[TIP] how to test "impossible" events
dalke at dalkescientific.com
Mon Sep 29 18:29:56 PDT 2008
On Sep 30, 2008, at 1:12 AM, Grig Gheorghiu wrote:
> IMO this is overkill. The Web service that sends you data probably
> relies on lower-level libraries/modules that put together the HTTP
> responses. At this point, you're testing those low-level modules
> and not your code.
I'm talking to a Tomcat server. The back-end Java servlet was using
the wrong port number to speak to another server, which somehow
caused a NullPointerException. This was converted into a SOAP error
response, encoded as a MTOM message and send with an HTTP error
status of 500 - "Internal Server Error".
Using the server you just pointed out:
>>> import urllib2
>>> f = urllib2.urlopen("http://httpstatus.appspot.com/500")
Traceback (most recent call last):
File "<stdin>", line 1, in <module>
python2.5/urllib2.py", line 353, in _call_chain
result = func(*args)
python2.5/urllib2.py", line 499, in http_error_default
raise HTTPError(req.get_full_url(), code, msg, hdrs, fp)
urllib2.HTTPError: HTTP Error 500: Internal Server Error
I couldn't figure out how to suppress that error message - urllib/
urllib2 is a confusing mess of a module - so I ended up writing to
the httplib module, which meant using some of the low-level modules.
Since I had to write my own (limited) MTOM parser, it also ended up
being easier with httplib than urllib2.
Because I don't have a full SOAP processor, I'm writing code to check
the response content-type and other fields in case a server upgrade
changes to another SOAP response type that I can't handle, or even
just changes the order of the items in the response.
It turns out, btw, that Tomcat doesn't report the correct content-
type, according to the MTOM spec.
> A more interesting test is what happens at the higher-level, i.e.
> with the actual payload/data that your code receives. At that level
> you can write unit tests against corner cases and see how your code
> reacts to various abnormal data sets.
I can, but that's my question. It seems to take a lot more work to
set up automated tests for those not-known-to-exist corner cases than
doing the manual tests that just check to see that the "raise
AssertionError('something bad happened')"-type code path doesn't
have a typo.
> A better test in this case would be to verify that the Excel
> document that you generate contains the data you expect.
Yeah, I haven't gotten to testing the Excel results yet, other than
visual inspection. How do I make sure that the text in column D
which contains more than 5 characters is rotated vertically?
There are ways to do it, and perhaps this is simply bad habits of
mine learned over long years of BASIC programming or some such
reason, but it feels easier to check the output visually than trying
to figure out some automated system system for this. In any case,
that's diverging from my question.
> Just verifying an exit code will not tell you anything terribly
> exciting about the correctness of your code.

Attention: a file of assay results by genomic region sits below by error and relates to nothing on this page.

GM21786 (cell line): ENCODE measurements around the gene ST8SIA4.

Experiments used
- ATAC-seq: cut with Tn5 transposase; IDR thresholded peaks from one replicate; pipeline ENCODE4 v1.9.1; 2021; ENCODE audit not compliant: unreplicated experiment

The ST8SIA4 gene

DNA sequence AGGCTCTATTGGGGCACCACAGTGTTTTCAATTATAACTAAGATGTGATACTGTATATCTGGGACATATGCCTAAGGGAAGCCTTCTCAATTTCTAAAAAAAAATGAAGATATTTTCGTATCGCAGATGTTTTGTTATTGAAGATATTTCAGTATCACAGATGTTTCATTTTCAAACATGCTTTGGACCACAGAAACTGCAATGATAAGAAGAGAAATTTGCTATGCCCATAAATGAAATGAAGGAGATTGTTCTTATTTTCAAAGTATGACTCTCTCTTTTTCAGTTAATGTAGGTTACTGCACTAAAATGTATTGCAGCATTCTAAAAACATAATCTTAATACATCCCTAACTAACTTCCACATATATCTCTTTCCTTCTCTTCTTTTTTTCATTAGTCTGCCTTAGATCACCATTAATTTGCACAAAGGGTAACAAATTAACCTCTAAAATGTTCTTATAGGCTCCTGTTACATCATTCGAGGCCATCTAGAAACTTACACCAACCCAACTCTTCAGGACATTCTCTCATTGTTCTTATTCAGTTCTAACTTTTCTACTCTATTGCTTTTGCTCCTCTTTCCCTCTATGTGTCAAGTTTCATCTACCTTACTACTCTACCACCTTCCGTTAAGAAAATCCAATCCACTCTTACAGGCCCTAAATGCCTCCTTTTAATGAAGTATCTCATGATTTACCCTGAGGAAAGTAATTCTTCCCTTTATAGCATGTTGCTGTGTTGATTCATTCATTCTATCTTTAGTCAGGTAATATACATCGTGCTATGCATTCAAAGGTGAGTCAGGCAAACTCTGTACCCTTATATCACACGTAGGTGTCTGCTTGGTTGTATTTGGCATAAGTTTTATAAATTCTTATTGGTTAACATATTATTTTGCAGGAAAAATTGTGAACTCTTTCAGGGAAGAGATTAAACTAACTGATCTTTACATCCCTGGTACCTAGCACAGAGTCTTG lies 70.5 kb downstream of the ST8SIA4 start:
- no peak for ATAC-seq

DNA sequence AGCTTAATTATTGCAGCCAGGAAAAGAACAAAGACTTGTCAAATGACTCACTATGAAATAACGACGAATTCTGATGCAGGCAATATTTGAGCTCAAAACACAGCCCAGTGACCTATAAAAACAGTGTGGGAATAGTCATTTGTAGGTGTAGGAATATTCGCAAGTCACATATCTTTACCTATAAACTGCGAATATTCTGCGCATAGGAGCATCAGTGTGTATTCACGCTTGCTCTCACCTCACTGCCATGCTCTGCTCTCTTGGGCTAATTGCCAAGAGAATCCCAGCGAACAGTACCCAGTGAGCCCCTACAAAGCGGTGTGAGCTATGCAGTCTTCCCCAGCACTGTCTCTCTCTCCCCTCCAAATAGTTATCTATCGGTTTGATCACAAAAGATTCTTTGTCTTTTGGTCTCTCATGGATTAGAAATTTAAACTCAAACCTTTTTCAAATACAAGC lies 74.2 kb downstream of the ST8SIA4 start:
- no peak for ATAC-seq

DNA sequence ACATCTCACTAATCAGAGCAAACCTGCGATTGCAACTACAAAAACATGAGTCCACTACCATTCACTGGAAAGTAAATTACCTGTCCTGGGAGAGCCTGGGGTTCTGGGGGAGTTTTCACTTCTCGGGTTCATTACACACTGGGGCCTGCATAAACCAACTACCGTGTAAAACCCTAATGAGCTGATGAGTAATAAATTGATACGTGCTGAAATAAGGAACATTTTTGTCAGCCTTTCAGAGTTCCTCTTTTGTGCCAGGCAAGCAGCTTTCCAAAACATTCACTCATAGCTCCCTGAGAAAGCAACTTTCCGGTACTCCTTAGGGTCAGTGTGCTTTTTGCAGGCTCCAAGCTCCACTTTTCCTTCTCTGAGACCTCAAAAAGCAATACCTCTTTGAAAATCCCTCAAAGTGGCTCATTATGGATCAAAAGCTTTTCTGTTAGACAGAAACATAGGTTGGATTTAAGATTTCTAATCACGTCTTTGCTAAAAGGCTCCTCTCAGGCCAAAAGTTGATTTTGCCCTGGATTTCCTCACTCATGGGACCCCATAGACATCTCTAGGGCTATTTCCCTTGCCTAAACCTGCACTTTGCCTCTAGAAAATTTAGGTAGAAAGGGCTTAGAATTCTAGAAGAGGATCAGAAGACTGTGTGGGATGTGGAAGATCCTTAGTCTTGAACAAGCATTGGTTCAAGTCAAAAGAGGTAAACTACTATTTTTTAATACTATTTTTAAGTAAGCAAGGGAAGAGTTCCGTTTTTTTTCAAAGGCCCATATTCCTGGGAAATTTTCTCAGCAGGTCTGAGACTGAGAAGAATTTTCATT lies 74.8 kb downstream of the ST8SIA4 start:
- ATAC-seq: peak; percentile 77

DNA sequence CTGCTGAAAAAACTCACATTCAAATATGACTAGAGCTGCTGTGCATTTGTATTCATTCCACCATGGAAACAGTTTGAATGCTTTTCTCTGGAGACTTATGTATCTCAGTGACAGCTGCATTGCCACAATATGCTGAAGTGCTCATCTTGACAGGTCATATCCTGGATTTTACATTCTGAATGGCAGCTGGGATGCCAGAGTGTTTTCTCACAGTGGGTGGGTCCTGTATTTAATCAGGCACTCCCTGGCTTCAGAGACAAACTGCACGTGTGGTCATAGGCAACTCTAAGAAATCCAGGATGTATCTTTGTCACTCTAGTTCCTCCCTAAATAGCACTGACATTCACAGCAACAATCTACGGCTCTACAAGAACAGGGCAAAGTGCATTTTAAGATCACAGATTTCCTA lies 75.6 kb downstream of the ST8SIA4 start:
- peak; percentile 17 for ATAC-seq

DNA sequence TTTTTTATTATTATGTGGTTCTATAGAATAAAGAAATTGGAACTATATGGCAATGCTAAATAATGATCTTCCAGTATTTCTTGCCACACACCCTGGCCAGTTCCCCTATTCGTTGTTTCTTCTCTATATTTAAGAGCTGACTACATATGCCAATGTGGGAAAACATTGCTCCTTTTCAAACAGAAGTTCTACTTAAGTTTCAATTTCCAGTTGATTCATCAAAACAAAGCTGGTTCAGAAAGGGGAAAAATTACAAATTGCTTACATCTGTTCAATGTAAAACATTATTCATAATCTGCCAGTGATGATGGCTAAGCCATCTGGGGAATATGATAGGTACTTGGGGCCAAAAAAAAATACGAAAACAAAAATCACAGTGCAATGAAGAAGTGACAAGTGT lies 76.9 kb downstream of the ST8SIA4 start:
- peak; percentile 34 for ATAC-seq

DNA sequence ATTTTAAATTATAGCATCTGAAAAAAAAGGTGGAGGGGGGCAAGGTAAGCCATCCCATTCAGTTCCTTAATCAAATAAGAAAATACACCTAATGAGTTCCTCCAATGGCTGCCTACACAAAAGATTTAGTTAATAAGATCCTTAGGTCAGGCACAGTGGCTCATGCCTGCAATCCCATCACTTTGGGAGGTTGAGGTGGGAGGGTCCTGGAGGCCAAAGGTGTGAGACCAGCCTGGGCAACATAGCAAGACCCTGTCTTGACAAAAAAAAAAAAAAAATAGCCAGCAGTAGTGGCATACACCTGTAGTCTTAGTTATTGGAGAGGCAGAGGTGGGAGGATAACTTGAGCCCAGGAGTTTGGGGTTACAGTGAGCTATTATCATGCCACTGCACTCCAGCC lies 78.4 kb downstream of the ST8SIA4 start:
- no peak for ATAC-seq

Checking the error code has proved useful before:
- paths change and directories get reorganized. The exit code
tells me if the program didn't start.
- some programs use a time-based licenses (this one does) and if the
license fails then it might report the failure through an exit
As I found out today, this one doesn't work that way. :(
At least I know the failure mode now - it sends text to stdout
the does an exit(0).
- I don't know what the program does on all cases of invalid
input and the documentation isn't enough so I can't filter
out all bad input from the program. Some programs report
input errors with exit(error_code).
Is that part of code correctness? It feels like a pretty orthogonal
topic to me.
> I personally find mock testing extremely beneficial for simulating
> error conditions or exceptions that would otherwise be hard to
> intercept reliably (since they tend to be random). So you could
> have a mock Web service and simulate exceptions such as 'service
> not available' or timeouts. Then you can test how your code reacts
> to these exceptions.
> The other benefit of mock testing is to return known data (assuming
> the live Web service returns data that has values that vary wildly
> from one run to the other).
Perhaps I can rephrase my question. I know how to write mock systems
for all of the things I've talked about. the question I've been
thinking about as I write this code is the trade-off between:
- do I write code to test for cases that aren't known to occur,
based on experience that other similar code has done unexpected
things during rare circumstances?
- if so, do I test the code paths? Should I
- do manual tests that the code path executed suffice?
(The tests are always similar to:
raise AssertionError("message: %s" % value)
so there's very little that can go wrong with them.)
- or should I automate those tests?
- How much time should I spend setting up mock tests for
something that isn't known to ever occur?
I know that, for example, SQLite has a filesystem isolation layer
designed to test rare cases. I'm quite impressed with the code
coverage. But at least some of those rare tests are still for errors
that may occur and have occurred on some hardware. I'm talking about
for code where there's no evidence that a given failure mode will
dalke at dalkescientific.com
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